Whitsunday Times - - FRONT PAGE -

WHIT­SUN­DAY lo­cals are cer­tain the white whale spot­ted off Surfers Par­adise last week is our long-lost Chalkie, the white calf that was named in the Whit­sun­days four years ago.

It was ru­moured the white whale spot­ted could be the son of fa­mous Queens­land visi­tor Mi­ga­loo, although Whit­sun­day Es­cape reser­va­tions man­ager Alita De Brin­cat said af­ter close scru­ti­n­is­ing of the birth­mark in old and new footage, the ev­i­dence is “clear as a bell”.

“The photo is from the orig­i­nal 2011 photos when he was first spot­ted right here in the Whit­sun­days. The video screen grab is from Gold Coast footage. It’s un­mis­take­able isn’t it?” Ms De Brin­cat said.

“Hav­ing been in­volved in the orig­i­nal nam­ing com­pe­ti­tion when the whale was born in the Whit­sun­days in 2011, we’d love the rest of the world to adopt the of­fi­cial name he was given, Chalkie,” she said.

“It’s re­flec­tive of both the colour of his skin, as well as the area where he was born.”

“Chalkie’s Beach is a beau­ti­ful white sil­ica sand beach op­po­site White­haven Beach, one of Aus­tralia’s most fa­mous beaches – it’s quite fit- ting.” Whit­sun­day Es­cape had held grave fears for Chalkie’s wel­fare, be­cause he had not been seen since he was born.

“Sci­en­tists ad­vised that many young whales do not live to adult­hood, and his col­oration would be an ad­di­tional hin­drance to his sur­vival, mak­ing him stand out to preda­tors,” Ms De Brin­cat said.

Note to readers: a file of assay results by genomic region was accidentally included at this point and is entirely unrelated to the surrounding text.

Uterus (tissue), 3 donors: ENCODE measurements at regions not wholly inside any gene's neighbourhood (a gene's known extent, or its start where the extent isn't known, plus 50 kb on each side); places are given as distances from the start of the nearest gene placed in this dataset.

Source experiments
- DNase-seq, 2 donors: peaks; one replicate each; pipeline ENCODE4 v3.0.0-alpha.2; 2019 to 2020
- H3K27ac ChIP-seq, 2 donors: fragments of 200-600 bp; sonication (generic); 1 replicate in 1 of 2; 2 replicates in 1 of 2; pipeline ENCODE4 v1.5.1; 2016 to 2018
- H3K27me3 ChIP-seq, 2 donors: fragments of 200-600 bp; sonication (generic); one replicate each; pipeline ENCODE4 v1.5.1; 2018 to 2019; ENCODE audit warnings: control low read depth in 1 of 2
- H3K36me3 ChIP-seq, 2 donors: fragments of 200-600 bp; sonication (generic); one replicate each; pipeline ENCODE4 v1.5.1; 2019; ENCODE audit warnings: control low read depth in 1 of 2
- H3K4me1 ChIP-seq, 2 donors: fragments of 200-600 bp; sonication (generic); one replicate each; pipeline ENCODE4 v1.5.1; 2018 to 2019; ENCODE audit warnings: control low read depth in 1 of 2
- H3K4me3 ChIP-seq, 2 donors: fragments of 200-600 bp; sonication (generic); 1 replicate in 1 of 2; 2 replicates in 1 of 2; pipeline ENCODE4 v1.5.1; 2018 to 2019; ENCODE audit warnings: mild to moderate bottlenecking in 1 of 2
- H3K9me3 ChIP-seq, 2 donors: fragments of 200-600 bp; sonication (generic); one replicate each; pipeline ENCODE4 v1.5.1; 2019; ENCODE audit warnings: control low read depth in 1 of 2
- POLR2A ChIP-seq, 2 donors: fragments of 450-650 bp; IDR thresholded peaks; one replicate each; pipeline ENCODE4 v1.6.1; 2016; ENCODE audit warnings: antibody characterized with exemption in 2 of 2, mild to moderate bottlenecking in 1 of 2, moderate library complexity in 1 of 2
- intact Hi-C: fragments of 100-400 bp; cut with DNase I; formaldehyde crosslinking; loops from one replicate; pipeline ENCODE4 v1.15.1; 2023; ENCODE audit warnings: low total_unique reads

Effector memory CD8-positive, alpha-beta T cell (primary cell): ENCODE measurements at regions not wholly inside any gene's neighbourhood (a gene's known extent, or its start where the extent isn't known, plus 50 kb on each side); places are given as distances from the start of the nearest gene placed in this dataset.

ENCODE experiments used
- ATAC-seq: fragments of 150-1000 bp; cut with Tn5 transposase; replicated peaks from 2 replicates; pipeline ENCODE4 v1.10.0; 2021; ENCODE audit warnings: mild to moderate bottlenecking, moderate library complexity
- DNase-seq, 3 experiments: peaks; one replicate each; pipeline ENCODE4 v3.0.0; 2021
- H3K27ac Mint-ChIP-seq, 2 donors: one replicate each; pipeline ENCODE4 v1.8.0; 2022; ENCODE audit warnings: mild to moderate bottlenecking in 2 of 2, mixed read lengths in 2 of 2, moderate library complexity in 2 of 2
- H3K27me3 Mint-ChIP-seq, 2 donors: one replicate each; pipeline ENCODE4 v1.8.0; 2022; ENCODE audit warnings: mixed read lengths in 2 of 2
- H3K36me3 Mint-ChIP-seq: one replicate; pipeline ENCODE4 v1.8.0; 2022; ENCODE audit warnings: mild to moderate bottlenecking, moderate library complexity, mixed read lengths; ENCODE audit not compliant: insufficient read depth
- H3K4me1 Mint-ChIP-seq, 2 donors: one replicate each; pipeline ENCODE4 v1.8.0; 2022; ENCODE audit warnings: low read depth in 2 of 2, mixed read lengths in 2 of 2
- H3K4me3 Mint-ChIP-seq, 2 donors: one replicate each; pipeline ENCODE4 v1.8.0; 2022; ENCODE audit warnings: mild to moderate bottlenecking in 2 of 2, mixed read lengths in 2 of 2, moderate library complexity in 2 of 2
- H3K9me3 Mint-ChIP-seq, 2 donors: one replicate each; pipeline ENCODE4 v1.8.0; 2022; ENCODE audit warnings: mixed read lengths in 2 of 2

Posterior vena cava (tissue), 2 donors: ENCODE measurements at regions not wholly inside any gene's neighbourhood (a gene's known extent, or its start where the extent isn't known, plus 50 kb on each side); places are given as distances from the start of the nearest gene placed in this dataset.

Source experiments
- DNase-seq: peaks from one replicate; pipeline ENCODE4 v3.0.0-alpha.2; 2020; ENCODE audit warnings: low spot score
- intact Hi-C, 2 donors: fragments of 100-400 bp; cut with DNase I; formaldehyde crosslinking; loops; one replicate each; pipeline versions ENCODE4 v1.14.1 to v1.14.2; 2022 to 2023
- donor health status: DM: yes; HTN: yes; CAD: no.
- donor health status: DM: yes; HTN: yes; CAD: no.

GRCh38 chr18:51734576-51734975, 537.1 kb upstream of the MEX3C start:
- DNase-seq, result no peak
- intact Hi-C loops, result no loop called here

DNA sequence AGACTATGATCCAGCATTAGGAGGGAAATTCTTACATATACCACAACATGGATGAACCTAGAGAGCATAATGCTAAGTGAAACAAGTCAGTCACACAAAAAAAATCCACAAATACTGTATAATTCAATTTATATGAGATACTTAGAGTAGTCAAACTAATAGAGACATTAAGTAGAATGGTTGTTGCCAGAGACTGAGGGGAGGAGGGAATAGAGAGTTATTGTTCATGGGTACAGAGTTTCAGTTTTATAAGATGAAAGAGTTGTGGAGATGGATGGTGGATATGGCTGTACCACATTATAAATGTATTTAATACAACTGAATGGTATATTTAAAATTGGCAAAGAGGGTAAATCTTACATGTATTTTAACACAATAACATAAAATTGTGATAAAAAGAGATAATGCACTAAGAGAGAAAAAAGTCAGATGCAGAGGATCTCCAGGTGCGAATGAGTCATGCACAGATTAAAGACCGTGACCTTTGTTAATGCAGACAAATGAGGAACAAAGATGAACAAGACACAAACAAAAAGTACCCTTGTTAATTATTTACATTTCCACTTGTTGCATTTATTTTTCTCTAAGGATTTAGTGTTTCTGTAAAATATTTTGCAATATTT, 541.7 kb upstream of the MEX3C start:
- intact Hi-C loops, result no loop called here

Whit­sun­day Es­cape be- lieves Chalkie is a male and is not be­lieved to be Mi­ga­loo’s off­spring be­cause the lack of pig­men­ta­tion is un­likely to be hered­i­tary.

Boat­ies are be­ing urged to stay a safe dis­tance from whales, with spe­cial rules for white whales such as Mi­ga­loo and Chalkie.

Depart­ment of En­vi­ron­ment and Her­itage Pro­tec­tion se­nior wildlife of­fi­cer Adam Northam said re­cent sight­ings of Mi­ga­loo were un­con­firmed.

“In Queens­land, whales that are to­tally white or pre­dom­i­nantly white are de­clared ‘ spe­cial in­ter­est marine mam­mals’,” Mr Northam said.

“This gives these whales ex­tra pro­tec­tion from dis­tur­bances by in­creas­ing the dis­tance that boats and other wa­ter­craft must keep from them,” he said.

“Un­der the Na­ture Con­ser­va­tion Act, a ‘no ap­proach zone’ of 500 me­tres ap­plies for boats and jet skis and air­craft must not fly closer than 610 me­tres to spe­cial in­ter­est whales.

“Tough penal­ties ap­ply to any­one who breaches the ‘no ap­proach zone’ with a max­i­mum penalty of $19,437.

So keep your cam­eras at the ready, in case you spot our dear old friend.

If you do grab a snap, email your im­age to editor@ whit­sun­day­ and check out Chalkie’s Face­book page www.face­ethe white­whale.

COULD IT BE: A com­par­i­son of re­cent footage and an im­age snapped in the Whit­sun­days..

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